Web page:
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Despite the Bank of Canada recently suggesting we could be at the end of the rate-hike cycle, inflation data appears to be keeping an additional rate hike in play.

November’s headline CPI inflation rate came in at an annualized rate of 6.8%, a tick down from 6.9% in October and a tick above expectations.

Core inflation, however, which strips out more volatile food and energy prices, rose to 5.4% from 5.3% in October.

The impact of rising interest rates

The Statistics Canada data showed overall inflation was driven in part by growth in shelter costs.

Thanks to the rapid rise in interest rates experienced this year, mortgage interest costs grew at a rate of 14.5% in November, the largest increase since 1983.

Overall rent prices were up 5.9% year-over-year, with the highest increases seen in Prince Edward Island (+12.6%) and British Columbia (+7.2%).

One category that saw an improvement in prices was related to the cost of new homes, which continued to decelerate in the month due to the decline in new home prices.

Source: Statistics Canada

A follow-up rate hike in January is possible

While overall inflation continues to trend lower, stubbornly high core inflation is sure to grab the attention of the Bank of Canada, which said its future rate decisions will be more data-dependent.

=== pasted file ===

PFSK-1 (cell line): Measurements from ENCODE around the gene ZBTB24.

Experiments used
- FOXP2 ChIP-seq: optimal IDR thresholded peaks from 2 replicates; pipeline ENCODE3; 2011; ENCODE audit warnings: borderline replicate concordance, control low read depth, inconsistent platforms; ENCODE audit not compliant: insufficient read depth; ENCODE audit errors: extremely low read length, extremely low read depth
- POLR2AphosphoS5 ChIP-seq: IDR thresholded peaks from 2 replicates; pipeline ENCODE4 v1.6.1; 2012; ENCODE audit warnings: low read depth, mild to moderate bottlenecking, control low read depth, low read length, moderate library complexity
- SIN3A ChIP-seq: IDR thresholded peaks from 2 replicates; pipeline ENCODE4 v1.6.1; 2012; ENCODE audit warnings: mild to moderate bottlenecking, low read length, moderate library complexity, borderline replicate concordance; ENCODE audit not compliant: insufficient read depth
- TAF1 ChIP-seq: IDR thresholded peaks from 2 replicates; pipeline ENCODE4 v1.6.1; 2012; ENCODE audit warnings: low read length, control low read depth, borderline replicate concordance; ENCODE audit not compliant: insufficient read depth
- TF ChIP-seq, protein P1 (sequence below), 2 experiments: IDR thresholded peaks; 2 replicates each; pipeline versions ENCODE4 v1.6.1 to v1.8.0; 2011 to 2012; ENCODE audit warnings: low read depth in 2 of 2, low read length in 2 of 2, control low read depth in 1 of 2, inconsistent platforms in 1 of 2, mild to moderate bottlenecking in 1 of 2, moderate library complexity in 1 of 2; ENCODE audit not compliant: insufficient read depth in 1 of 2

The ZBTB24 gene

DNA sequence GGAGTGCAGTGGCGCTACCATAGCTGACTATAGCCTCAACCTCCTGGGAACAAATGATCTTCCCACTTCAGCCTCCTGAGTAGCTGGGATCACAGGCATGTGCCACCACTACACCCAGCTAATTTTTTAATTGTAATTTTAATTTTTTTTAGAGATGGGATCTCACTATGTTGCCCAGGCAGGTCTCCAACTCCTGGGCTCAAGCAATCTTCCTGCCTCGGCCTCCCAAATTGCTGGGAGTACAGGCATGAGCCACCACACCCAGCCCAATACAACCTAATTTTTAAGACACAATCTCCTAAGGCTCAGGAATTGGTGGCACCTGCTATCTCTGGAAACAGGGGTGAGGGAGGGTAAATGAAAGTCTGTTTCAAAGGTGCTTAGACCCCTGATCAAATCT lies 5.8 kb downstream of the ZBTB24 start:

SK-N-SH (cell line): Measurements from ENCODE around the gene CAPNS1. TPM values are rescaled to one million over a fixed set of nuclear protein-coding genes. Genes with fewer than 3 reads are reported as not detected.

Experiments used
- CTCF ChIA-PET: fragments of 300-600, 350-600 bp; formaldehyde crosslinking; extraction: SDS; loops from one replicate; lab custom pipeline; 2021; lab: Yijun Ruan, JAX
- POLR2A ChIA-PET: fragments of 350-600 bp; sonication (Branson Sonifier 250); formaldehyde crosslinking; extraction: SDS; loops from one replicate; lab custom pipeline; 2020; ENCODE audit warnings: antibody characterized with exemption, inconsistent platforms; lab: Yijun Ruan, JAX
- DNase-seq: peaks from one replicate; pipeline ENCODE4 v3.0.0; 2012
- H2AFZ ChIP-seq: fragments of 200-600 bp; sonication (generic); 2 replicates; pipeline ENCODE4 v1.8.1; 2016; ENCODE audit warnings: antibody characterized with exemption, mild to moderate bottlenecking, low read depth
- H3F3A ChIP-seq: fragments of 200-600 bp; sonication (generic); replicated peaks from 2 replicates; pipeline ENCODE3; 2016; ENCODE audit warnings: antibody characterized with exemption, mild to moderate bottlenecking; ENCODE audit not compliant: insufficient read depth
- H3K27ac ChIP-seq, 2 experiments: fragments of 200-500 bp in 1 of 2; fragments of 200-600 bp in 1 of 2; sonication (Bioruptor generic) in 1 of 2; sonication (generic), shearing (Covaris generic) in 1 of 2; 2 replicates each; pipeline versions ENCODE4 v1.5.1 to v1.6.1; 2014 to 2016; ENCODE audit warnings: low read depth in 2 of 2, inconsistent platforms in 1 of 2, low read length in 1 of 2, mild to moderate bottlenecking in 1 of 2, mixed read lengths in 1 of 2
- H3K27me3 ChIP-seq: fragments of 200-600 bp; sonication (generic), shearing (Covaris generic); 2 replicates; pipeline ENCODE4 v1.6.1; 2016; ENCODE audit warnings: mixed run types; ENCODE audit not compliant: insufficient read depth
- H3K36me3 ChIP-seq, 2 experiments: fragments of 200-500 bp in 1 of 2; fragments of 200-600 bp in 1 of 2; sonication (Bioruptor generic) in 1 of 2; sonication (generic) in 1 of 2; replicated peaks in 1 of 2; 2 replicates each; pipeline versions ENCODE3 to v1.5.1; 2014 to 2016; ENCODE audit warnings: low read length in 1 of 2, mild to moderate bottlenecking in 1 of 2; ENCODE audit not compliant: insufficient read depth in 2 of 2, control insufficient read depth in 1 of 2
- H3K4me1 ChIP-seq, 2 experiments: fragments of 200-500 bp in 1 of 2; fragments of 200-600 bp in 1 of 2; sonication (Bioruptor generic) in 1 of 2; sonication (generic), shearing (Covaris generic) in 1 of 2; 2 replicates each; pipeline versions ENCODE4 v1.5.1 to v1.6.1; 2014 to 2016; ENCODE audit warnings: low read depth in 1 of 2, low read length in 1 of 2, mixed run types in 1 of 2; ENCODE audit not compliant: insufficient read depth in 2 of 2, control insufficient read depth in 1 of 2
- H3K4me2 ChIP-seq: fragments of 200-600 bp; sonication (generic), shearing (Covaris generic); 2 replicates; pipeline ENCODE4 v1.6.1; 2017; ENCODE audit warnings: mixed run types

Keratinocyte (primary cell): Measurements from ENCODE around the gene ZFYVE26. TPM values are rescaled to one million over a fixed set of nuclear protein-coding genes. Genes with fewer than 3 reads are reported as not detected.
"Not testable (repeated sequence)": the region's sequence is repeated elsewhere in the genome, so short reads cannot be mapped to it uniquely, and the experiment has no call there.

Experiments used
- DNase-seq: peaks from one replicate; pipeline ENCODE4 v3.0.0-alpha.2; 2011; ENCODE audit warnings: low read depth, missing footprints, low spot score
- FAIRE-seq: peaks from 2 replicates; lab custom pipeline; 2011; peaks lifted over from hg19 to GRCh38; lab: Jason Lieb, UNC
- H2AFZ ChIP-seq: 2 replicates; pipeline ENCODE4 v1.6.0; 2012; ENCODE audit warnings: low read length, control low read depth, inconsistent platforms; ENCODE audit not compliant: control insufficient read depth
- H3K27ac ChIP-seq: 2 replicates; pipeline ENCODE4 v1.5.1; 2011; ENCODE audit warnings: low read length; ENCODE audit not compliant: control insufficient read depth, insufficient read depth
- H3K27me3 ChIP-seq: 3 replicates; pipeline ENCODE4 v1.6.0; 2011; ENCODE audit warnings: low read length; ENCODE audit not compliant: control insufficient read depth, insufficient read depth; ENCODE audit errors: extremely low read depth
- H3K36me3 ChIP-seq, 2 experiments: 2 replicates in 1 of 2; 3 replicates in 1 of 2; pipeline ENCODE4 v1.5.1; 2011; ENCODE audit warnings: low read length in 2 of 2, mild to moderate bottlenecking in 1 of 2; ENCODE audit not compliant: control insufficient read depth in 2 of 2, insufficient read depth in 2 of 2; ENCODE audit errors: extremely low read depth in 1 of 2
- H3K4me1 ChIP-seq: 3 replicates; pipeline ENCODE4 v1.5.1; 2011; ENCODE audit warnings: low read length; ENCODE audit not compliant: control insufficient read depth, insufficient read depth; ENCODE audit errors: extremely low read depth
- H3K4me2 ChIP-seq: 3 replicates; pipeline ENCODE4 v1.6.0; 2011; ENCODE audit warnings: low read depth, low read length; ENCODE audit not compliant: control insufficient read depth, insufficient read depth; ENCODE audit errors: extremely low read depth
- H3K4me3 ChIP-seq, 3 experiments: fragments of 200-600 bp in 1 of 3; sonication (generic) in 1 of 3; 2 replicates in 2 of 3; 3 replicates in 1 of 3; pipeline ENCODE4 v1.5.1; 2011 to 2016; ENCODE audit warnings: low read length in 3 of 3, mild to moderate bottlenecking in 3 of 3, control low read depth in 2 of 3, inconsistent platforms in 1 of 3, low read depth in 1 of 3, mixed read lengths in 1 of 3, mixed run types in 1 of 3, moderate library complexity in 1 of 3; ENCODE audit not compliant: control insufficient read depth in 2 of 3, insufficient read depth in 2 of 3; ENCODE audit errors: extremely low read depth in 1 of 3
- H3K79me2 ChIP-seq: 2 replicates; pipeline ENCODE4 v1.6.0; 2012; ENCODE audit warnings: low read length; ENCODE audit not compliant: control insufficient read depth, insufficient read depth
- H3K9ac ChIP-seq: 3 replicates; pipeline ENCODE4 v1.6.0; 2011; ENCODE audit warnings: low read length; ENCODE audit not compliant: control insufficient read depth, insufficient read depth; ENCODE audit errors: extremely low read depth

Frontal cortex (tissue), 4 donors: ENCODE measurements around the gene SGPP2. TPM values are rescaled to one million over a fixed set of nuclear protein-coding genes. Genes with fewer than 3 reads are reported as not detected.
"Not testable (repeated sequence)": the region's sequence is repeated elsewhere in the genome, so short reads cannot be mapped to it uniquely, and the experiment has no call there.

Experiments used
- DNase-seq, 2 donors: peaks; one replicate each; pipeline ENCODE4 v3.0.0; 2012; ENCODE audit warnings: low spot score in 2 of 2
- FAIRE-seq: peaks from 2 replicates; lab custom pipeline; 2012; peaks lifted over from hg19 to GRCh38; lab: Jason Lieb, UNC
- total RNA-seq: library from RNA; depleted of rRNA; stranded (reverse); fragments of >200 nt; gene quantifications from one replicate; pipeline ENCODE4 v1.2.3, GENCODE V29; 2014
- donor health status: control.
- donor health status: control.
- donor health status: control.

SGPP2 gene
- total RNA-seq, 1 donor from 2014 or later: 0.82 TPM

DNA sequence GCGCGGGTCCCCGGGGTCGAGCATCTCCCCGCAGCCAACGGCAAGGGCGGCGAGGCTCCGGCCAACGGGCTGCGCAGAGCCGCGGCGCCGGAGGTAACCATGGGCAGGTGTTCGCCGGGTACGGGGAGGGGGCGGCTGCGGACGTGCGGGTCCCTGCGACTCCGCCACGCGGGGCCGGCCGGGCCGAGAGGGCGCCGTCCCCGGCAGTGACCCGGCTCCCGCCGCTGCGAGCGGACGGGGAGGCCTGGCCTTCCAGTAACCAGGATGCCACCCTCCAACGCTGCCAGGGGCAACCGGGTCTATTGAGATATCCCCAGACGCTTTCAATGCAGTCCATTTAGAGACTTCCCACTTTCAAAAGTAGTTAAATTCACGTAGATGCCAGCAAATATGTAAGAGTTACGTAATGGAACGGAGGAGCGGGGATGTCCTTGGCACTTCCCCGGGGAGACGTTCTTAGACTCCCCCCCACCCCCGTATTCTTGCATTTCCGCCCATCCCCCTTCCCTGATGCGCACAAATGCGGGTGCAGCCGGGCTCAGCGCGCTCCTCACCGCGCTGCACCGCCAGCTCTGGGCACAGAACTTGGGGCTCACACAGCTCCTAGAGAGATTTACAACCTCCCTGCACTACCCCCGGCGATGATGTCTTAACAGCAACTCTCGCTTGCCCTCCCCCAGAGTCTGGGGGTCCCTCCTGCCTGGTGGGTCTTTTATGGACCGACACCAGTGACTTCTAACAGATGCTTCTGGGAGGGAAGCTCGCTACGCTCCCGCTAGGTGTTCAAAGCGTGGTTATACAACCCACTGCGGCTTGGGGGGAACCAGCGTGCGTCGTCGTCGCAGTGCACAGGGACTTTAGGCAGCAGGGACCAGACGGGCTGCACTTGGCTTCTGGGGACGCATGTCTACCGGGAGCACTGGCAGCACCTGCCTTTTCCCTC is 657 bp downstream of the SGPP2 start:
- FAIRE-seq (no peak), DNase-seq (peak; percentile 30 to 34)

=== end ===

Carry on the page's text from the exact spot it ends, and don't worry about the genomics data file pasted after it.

The Bank will receive December inflation data before its next monetary policy meeting on January 25, 2023. Given that so much depends on the economic data that will be released between now and then, remain split over when and if a further rate hike is coming.

“Turning the temperature down on inflation is proving to be an achingly slow process, and we suspect this may be a theme for 2023,” wrote BMO chief economist Douglas Porter. “The fact that many measures of core inflation are still nudging higher is a clear warning sign of persistent underlying pressures. We are leaning to the view that the Bank of Canada hikes rates one more time in January to 4.5%, and this firm report does nothing to doubt that call.

Others think the Bank will pause next month, but that a future rate hike is still in the cards further into the year.

“We continue to anticipate that the central bank will pause its hiking cycle in January, in large part because the Canadian economy has yet to feel the full dampening effects of this year’s rate hikes. However, this data print keeps the door open to one more rate increase,” noted Desjardins economist Marc Desormeaux.

“Looking ahead, next month’s labour market print for December will be critical in assessing the strength of the underlying economy and wage pressures, as well as the future course of interest rates,” he added.

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